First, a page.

Empirically, we therefore know that an increased greenhouse effect was not a significant cause of the recent global warming. (Either that or the signatures from the IPCC are wrong, so its climate models and predictions are rubbish anyway.)

Human carbon emissions were occurring at the time but the greenhouse effect did not increase. Therefore human carbon emissions did not increase the greenhouse effect, and did not cause global warming. So AGW is wrong, and carbon is innocent. Suspect exonerated – wrong signature.

Fairly straight forward – if the signature for the greenhouse effect includes X,Y and Z and only X and Z are present, whatever is going on isn’t the greenhouse effect.

Evans documents the machinations the warmists go through to ignore this fact, but there it is.

He also roundly condemns Al Gore, saying Gore knew the new data (produced by new technology) about ice core samples and released in 2003 didn’t support his theory. So he used the old data instead. To everyone but the left, that’s called a lie.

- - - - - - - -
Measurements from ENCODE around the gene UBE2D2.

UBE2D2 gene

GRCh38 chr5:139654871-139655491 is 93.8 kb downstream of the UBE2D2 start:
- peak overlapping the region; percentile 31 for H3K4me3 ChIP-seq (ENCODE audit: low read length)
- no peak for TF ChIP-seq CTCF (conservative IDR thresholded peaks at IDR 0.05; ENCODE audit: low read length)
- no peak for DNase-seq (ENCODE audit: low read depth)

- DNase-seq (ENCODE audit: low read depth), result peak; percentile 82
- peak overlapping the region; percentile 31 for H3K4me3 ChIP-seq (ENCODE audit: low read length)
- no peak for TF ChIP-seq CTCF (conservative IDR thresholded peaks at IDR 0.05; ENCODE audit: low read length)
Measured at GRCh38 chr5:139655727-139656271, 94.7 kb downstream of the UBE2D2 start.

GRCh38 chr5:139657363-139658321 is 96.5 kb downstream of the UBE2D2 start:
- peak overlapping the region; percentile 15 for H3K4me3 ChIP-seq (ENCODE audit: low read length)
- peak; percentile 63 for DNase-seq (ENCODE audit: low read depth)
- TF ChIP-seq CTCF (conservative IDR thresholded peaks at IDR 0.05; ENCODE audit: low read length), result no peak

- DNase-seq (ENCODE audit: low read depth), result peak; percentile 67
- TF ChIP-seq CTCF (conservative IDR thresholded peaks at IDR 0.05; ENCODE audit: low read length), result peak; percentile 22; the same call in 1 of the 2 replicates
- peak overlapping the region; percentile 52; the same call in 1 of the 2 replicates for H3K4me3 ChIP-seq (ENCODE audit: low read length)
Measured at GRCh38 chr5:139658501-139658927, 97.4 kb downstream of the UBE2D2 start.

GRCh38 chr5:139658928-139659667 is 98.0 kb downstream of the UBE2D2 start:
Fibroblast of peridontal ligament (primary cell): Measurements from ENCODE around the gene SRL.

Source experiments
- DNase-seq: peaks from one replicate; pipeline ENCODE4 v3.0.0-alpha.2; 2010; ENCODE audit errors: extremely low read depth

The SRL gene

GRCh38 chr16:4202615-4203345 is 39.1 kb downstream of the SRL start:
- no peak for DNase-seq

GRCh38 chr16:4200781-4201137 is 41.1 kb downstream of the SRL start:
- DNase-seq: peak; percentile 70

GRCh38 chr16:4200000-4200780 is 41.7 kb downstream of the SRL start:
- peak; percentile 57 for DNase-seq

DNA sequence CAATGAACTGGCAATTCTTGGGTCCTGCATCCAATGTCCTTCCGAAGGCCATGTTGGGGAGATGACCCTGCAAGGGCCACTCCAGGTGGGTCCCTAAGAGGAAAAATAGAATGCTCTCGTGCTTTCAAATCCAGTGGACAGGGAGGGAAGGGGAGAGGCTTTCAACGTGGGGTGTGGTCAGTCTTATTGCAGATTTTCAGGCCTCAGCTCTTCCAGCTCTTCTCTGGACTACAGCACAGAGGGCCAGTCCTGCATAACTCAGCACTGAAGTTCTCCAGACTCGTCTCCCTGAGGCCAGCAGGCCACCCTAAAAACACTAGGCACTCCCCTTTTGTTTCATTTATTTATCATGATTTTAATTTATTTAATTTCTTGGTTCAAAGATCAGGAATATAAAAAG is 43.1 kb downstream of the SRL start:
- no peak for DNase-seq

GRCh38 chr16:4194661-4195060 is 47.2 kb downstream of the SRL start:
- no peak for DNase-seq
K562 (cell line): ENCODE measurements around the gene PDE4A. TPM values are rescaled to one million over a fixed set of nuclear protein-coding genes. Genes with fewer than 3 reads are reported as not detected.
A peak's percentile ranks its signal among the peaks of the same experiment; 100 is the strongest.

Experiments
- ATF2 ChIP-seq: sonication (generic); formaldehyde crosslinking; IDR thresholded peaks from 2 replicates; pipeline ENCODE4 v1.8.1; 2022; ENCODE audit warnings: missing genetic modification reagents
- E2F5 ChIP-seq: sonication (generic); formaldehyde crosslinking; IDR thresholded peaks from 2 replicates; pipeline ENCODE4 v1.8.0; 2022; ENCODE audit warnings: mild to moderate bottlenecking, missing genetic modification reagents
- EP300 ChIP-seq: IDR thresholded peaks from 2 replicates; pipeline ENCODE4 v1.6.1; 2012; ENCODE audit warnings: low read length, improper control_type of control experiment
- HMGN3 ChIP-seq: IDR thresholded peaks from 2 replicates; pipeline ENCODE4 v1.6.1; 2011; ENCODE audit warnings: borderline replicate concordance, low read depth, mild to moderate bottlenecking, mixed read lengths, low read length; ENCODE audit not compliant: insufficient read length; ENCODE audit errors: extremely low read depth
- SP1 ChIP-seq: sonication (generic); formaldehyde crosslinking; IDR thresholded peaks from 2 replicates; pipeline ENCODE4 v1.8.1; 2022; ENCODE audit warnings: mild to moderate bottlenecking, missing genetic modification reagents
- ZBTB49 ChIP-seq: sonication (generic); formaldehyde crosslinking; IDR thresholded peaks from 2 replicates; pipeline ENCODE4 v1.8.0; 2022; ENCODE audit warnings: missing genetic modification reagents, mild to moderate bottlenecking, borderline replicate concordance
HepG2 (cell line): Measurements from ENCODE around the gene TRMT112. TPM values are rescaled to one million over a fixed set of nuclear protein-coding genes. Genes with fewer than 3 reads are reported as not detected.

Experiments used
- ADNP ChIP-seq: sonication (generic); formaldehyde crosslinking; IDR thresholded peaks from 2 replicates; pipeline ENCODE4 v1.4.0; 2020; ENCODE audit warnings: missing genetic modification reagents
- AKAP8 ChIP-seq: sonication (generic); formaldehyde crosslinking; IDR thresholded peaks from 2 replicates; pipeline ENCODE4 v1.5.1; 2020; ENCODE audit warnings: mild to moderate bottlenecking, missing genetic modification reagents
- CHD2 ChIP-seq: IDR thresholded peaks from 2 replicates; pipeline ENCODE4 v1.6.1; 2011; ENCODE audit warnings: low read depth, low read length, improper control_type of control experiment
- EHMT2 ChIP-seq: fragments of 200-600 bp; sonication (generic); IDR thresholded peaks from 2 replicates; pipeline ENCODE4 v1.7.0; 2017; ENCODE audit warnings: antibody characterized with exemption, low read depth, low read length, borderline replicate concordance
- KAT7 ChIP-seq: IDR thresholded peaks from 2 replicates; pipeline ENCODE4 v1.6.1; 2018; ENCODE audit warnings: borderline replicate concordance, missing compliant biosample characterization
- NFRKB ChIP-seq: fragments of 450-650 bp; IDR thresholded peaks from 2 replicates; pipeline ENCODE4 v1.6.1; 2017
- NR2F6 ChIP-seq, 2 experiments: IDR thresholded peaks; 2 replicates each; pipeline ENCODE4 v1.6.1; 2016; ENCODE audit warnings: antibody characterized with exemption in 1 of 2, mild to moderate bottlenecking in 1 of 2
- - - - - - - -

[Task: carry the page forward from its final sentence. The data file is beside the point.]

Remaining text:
What was it the new ice core data showed? Proof that temperature changes preceded corresponding carbon changes by an average of 800 years. You’d think that would be important if you were engaged in science, wouldn’t you?

How did the “science” of AGW become established? Evans provides a very interesting timeline:

Governments have spent over $50 billion on climate research since 1990, and we have not found any actual evidence for AGW. [5]

So if there is no evidence to support AGW, and the missing hotspot shows that AGW is wrong, why does most of the world still believe in AGW?

Part of the answer is that science changed direction after a large constituency of vested interests had invested in AGW. The old ice core data provided support from 1985, the IPCC was established by the UN in 1988 to look into human changes to climate, and the Kyoto Protocol was negotiated in 1997 to limit carbon emissions. By 1999 the western political class were doing something, the western media were rallying behind “saving the planet”, and scientists were being paid by governments to research the effects of human-caused global warming.